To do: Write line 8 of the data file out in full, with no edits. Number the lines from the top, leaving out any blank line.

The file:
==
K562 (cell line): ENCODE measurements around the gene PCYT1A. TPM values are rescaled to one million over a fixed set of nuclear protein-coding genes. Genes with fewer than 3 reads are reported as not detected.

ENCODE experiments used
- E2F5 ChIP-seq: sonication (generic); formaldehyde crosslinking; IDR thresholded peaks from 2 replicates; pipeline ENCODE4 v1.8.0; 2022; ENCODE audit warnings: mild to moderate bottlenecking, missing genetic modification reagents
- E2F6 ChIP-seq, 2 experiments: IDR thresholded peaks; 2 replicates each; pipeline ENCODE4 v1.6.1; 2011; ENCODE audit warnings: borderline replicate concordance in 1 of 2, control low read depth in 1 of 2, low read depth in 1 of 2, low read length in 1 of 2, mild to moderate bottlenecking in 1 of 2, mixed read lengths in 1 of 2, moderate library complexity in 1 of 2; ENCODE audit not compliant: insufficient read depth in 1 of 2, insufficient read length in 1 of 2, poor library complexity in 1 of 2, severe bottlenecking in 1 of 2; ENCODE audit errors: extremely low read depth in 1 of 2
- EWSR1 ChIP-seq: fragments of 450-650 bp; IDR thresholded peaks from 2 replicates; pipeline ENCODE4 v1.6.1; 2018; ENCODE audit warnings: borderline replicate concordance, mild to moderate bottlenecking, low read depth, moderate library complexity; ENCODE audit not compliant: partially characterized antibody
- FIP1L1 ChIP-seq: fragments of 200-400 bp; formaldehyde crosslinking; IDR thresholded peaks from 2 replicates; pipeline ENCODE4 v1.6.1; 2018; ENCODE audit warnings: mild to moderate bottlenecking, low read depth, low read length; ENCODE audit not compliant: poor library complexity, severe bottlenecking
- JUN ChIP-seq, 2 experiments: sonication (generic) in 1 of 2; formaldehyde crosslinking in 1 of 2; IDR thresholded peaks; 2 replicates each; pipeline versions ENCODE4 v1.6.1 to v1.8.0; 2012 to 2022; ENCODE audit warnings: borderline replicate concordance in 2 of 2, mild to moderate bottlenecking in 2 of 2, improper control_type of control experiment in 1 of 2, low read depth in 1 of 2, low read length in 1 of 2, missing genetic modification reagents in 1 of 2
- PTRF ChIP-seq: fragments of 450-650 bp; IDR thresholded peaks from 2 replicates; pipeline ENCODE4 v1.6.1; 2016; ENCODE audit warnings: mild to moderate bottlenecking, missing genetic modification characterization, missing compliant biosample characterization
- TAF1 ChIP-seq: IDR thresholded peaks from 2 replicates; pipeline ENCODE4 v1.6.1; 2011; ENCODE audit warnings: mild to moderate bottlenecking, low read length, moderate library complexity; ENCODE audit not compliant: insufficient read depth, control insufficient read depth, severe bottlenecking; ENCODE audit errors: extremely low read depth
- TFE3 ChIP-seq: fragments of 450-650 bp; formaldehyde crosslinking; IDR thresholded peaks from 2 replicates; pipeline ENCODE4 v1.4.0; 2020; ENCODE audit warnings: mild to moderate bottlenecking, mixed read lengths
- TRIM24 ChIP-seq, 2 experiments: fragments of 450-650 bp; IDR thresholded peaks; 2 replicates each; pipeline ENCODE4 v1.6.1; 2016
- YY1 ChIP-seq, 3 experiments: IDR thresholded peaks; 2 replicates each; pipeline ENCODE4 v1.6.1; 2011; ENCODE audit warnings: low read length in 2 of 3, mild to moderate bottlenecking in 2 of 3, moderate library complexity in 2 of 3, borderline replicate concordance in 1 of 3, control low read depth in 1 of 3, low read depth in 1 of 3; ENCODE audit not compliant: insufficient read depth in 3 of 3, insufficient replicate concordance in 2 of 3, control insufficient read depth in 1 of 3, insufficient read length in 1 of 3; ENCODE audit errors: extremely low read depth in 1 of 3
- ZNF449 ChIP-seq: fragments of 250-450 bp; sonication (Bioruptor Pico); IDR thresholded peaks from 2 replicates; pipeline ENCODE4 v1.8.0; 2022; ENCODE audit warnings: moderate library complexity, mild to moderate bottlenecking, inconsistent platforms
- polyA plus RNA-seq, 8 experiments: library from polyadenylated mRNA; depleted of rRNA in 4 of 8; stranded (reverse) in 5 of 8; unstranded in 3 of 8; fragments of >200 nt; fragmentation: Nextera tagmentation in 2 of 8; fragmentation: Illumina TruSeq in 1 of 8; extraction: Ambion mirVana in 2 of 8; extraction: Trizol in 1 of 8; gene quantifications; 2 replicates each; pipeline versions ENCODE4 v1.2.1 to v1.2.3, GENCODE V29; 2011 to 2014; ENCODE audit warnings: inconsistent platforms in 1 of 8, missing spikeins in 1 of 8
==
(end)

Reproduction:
- PTRF ChIP-seq: fragments of 450-650 bp; IDR thresholded peaks from 2 replicates; pipeline ENCODE4 v1.6.1; 2016; ENCODE audit warnings: mild to moderate bottlenecking, missing genetic modification characterization, missing compliant biosample characterization